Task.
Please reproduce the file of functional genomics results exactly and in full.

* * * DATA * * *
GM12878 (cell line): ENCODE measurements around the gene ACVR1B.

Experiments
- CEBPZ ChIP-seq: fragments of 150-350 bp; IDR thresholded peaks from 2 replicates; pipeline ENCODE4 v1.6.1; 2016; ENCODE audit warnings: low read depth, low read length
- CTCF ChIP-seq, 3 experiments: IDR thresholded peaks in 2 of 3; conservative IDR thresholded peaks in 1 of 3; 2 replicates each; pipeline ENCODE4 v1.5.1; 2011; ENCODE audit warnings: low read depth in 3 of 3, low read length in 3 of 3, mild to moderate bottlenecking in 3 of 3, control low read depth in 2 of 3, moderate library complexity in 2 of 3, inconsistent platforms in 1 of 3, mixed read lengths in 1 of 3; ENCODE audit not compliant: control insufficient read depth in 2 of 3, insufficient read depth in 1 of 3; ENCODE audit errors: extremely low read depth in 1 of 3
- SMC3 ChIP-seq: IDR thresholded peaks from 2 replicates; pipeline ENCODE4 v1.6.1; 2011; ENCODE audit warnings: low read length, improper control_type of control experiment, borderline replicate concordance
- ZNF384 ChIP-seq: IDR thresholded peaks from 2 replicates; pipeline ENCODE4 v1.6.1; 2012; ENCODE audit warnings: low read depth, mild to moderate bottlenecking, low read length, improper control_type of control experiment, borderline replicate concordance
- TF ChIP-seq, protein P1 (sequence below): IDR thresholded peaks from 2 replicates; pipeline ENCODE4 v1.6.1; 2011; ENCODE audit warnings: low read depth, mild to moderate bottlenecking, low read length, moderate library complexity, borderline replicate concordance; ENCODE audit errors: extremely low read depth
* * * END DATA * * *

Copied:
GM12878 (cell line): ENCODE measurements around the gene ACVR1B.

Experiments
- CEBPZ ChIP-seq: fragments of 150-350 bp; IDR thresholded peaks from 2 replicates; pipeline ENCODE4 v1.6.1; 2016; ENCODE audit warnings: low read depth, low read length
- CTCF ChIP-seq, 3 experiments: IDR thresholded peaks in 2 of 3; conservative IDR thresholded peaks in 1 of 3; 2 replicates each; pipeline ENCODE4 v1.5.1; 2011; ENCODE audit warnings: low read depth in 3 of 3, low read length in 3 of 3, mild to moderate bottlenecking in 3 of 3, control low read depth in 2 of 3, moderate library complexity in 2 of 3, inconsistent platforms in 1 of 3, mixed read lengths in 1 of 3; ENCODE audit not compliant: control insufficient read depth in 2 of 3, insufficient read depth in 1 of 3; ENCODE audit errors: extremely low read depth in 1 of 3
- SMC3 ChIP-seq: IDR thresholded peaks from 2 replicates; pipeline ENCODE4 v1.6.1; 2011; ENCODE audit warnings: low read length, improper control_type of control experiment, borderline replicate concordance
- ZNF384 ChIP-seq: IDR thresholded peaks from 2 replicates; pipeline ENCODE4 v1.6.1; 2012; ENCODE audit warnings: low read depth, mild to moderate bottlenecking, low read length, improper control_type of control experiment, borderline replicate concordance
- TF ChIP-seq, protein P1 (sequence below): IDR thresholded peaks from 2 replicates; pipeline ENCODE4 v1.6.1; 2011; ENCODE audit warnings: low read depth, mild to moderate bottlenecking, low read length, moderate library complexity, borderline replicate concordance; ENCODE audit errors: extremely low read depth